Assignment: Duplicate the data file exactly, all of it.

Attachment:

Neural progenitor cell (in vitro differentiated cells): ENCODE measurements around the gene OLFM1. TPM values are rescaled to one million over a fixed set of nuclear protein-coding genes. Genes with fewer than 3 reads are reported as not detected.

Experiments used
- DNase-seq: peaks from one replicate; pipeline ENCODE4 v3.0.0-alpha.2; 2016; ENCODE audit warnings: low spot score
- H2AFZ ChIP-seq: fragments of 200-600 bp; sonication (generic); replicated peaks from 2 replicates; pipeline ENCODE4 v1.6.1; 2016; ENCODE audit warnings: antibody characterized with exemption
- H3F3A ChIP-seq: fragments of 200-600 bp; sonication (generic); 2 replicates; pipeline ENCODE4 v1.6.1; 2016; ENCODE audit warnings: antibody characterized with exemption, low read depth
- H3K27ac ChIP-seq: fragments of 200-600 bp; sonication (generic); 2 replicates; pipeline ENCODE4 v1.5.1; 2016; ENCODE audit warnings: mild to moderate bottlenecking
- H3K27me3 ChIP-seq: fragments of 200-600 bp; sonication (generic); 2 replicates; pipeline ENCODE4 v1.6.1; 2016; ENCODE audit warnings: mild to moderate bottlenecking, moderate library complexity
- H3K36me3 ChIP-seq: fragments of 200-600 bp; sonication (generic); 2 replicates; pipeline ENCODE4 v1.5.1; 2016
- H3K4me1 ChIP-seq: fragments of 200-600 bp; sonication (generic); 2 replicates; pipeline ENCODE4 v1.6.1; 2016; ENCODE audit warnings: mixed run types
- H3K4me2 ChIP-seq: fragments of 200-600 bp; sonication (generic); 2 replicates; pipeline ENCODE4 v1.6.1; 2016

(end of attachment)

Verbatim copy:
Neural progenitor cell (in vitro differentiated cells): ENCODE measurements around the gene OLFM1. TPM values are rescaled to one million over a fixed set of nuclear protein-coding genes. Genes with fewer than 3 reads are reported as not detected.

Experiments used
- DNase-seq: peaks from one replicate; pipeline ENCODE4 v3.0.0-alpha.2; 2016; ENCODE audit warnings: low spot score
- H2AFZ ChIP-seq: fragments of 200-600 bp; sonication (generic); replicated peaks from 2 replicates; pipeline ENCODE4 v1.6.1; 2016; ENCODE audit warnings: antibody characterized with exemption
- H3F3A ChIP-seq: fragments of 200-600 bp; sonication (generic); 2 replicates; pipeline ENCODE4 v1.6.1; 2016; ENCODE audit warnings: antibody characterized with exemption, low read depth
- H3K27ac ChIP-seq: fragments of 200-600 bp; sonication (generic); 2 replicates; pipeline ENCODE4 v1.5.1; 2016; ENCODE audit warnings: mild to moderate bottlenecking
- H3K27me3 ChIP-seq: fragments of 200-600 bp; sonication (generic); 2 replicates; pipeline ENCODE4 v1.6.1; 2016; ENCODE audit warnings: mild to moderate bottlenecking, moderate library complexity
- H3K36me3 ChIP-seq: fragments of 200-600 bp; sonication (generic); 2 replicates; pipeline ENCODE4 v1.5.1; 2016
- H3K4me1 ChIP-seq: fragments of 200-600 bp; sonication (generic); 2 replicates; pipeline ENCODE4 v1.6.1; 2016; ENCODE audit warnings: mixed run types
- H3K4me2 ChIP-seq: fragments of 200-600 bp; sonication (generic); 2 replicates; pipeline ENCODE4 v1.6.1; 2016